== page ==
At least 19 people have died in a landslide that buried a campsite near the Malaysian capital Kuala Lumpur in the early hours of the morning, with search and rescue efforts continuing for more than a dozen people still missing.
“The total is 19 people (dead),” Norazam Khamis, director of the Selangor state fire and rescue department, told reporters on Friday.
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Two of the victims were “believed to be a mother and her child in a state of embrace buried under the earth”, he said, adding that 14 people were still missing.
Emergency services, including officers from 12 fire stations and civil defence, said they rushed to the scene – in a hilly part of the state of Selangor – after receiving a distress call at 2.24am on Friday (18:24 GMT on Thursday).
The Ministry of Local Government and Development said that dozens were pulled from the mud and debris with the injured taken to hospital. Authorities said rescue efforts would continue but if it rained, they would have to stop.
The National Disaster Management Agency (NADMA) earlier said that 92 people were at the site when the disaster happened.
The landslide struck at the side of the road near an organic farm about 45 minutes northeast of the capital, Kuala Lumpur. The farm operates three camping areas – one by the river, one with a view of the farm and one at the hilltop – and is a popular getaway for families from the city.
Camper Leong Jim Meng told the New Straits Times newspaper that he and his family were asleep when the landslide happened.
“We felt the earth move and the soil came down,” the 57-year-old said, adding that the mud covered their tent but they managed to escape to the car park area where he called the emergency services.
Another camper, 22-year-old Teh Lynn Xuan, told the paper that she was camping on the hilltop site.
She said she and her mother managed to crawl out of their tent even after it was toppled in the landslide, but that one of her brothers had died and the other had been admitted to hospital.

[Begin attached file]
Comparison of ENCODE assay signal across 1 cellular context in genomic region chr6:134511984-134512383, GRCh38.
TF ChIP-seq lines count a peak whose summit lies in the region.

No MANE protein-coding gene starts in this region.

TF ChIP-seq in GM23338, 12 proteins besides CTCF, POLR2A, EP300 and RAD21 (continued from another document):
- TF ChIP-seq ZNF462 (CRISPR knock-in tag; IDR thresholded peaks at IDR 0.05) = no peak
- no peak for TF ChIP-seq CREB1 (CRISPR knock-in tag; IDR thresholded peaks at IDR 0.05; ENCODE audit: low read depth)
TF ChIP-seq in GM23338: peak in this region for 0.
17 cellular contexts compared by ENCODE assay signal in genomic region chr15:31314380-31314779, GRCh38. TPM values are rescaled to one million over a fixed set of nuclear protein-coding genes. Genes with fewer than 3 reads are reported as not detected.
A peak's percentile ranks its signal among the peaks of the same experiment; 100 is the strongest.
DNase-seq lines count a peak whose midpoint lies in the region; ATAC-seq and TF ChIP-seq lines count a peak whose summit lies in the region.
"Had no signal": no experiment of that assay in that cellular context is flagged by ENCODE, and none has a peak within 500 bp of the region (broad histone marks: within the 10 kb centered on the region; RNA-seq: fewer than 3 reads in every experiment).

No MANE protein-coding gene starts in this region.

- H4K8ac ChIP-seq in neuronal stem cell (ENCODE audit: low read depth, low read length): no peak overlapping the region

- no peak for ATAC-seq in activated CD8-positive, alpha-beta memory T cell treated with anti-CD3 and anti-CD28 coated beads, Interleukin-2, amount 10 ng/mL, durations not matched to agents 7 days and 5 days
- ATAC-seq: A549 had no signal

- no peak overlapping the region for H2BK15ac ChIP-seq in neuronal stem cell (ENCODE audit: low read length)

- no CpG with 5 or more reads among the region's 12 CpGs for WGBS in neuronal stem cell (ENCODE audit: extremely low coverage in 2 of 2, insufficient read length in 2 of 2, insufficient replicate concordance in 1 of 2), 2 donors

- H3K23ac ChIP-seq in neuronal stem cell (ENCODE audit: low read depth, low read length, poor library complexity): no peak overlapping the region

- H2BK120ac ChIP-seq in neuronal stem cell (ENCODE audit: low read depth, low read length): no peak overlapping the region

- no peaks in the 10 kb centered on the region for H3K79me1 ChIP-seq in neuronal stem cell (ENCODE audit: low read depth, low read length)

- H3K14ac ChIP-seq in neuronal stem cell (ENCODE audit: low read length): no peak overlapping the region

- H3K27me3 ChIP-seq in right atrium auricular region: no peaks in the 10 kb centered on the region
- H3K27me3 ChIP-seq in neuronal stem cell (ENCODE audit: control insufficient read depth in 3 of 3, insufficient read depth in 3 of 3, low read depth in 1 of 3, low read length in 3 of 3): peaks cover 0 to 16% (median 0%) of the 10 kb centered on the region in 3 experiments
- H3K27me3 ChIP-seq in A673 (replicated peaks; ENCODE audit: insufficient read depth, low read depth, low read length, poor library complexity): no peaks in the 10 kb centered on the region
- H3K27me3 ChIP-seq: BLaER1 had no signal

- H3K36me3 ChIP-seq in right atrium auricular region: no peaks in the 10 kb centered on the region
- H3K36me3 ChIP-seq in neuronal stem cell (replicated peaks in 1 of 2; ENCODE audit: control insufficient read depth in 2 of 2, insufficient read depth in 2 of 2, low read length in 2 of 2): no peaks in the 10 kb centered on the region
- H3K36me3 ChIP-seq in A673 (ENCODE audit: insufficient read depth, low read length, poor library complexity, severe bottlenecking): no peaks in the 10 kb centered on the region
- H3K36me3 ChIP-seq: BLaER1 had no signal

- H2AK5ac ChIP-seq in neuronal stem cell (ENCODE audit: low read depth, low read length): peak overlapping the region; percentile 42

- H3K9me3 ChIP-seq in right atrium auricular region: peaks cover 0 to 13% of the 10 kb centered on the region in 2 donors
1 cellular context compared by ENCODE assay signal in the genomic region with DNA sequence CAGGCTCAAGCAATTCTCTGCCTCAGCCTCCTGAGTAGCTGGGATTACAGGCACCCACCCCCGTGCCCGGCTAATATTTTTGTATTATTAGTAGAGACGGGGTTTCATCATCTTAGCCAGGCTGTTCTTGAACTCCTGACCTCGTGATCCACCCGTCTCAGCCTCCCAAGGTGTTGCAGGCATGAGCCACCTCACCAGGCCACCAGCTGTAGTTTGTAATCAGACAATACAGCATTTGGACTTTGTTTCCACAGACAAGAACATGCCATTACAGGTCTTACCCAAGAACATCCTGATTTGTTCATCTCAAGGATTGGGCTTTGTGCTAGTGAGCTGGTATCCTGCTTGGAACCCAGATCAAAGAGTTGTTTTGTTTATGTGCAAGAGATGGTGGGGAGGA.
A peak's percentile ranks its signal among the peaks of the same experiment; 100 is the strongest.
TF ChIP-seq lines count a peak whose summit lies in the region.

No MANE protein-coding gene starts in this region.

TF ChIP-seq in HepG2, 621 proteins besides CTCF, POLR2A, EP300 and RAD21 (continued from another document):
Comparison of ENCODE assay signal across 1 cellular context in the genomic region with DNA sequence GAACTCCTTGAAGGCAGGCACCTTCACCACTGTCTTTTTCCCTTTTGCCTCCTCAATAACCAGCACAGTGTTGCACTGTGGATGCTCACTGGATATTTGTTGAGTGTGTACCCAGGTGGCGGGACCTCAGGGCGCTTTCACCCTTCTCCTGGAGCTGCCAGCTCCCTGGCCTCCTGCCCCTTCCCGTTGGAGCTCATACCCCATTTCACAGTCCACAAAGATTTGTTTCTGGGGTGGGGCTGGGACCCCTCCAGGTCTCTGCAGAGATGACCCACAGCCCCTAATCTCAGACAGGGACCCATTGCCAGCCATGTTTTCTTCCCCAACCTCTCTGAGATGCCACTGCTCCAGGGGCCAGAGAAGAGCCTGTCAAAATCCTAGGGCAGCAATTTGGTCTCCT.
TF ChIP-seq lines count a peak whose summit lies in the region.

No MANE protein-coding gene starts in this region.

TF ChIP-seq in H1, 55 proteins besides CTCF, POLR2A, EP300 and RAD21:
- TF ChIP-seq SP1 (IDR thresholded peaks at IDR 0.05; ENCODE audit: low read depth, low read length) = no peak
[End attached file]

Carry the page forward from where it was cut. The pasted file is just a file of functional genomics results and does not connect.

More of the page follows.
“Everything happened too quickly,” she said.
Kejadian Tanah Runtuh Fathers Organik Farms Gohtong
Pasukan Khas Pertahanan Awam (PASPA) dan APM Hulu Selangor bersama membantu pasukan keselamatan untuk bersama dalam operasi mencari dan menyelamat mangsa tanah runtuh di Fathers Organik Farms Gohtong, Batang Kali, pic.twitter.com/2WmMmBH9lq
— Official Angkatan Pertahanan Awam Malaysia (@APMtwiter) December 16, 2022
[Translation: Landslide at Fathers Organic Farm. Special Civil Defence Team and Civil Defence Hulu Selangor worked with security forces in a search and rescue operation for victims of the landslide at Fathers Organic Farm, Gohtong, Batang Kali]
Pictures shared on social media showed rescue workers searching through piles of mud and fallen trees to find survivors.
Prime Minister Anwar Ibrahim said he was “shocked” at the news of the landslide and had been briefed on the rescue efforts. He said some ministers were on the ground, and that he would visit the site later on Friday.
“Let’s pray for the people of Malaysia and hope that this mission goes smoothly,” he said in a statement.
Malaysia is in the midst of the monsoon and experiencing regular downpours.
Landslides are not uncommon in the areas near the capital in the rainy season.
According to Nga Kor Ming, the local government development minister, 61 people so far have been found safe after the predawn landslide near the town of Batang Kali, just outside Kuala Lumpur and near a mountain casino resort.
In March, officials in Selangor said they had identified some 150 slopes at high risk of landslides, many of them around the hills to the east of Kuala Lumpur.
A large landslide after 10 days of torrential rain in the same area led to the collapse of a block of apartments at the Highland Towers condominium complex in December 1993. Some 48 people died in the disaster, making it the worst building collapse in Malaysian history.